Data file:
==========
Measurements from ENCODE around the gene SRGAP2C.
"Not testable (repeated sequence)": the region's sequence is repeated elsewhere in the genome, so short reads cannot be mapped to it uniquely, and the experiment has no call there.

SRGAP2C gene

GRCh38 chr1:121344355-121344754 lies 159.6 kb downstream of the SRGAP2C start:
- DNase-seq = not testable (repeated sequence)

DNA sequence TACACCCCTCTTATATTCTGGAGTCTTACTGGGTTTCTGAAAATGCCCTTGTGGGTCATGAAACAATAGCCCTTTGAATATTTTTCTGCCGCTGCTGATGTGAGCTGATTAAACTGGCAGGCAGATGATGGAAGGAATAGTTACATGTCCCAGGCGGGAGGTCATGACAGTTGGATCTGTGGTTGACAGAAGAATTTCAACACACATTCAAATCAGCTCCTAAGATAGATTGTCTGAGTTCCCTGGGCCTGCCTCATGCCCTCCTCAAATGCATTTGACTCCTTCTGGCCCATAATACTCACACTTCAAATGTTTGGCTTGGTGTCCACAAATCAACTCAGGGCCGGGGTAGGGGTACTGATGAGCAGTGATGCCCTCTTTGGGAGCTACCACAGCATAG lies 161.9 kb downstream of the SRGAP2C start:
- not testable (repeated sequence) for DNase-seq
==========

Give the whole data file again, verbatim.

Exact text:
Measurements from ENCODE around the gene SRGAP2C.
"Not testable (repeated sequence)": the region's sequence is repeated elsewhere in the genome, so short reads cannot be mapped to it uniquely, and the experiment has no call there.

SRGAP2C gene

GRCh38 chr1:121344355-121344754 lies 159.6 kb downstream of the SRGAP2C start:
- DNase-seq = not testable (repeated sequence)

DNA sequence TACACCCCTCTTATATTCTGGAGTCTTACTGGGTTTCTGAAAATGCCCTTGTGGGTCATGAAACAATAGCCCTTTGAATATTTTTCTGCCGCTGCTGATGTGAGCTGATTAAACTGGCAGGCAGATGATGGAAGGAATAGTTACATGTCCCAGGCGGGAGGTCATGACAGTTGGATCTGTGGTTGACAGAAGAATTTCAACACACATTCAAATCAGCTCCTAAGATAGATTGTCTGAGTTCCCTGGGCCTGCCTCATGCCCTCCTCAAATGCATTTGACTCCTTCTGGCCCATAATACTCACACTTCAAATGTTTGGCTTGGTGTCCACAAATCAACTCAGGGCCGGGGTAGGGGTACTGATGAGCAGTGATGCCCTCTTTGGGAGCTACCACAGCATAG lies 161.9 kb downstream of the SRGAP2C start:
- not testable (repeated sequence) for DNase-seq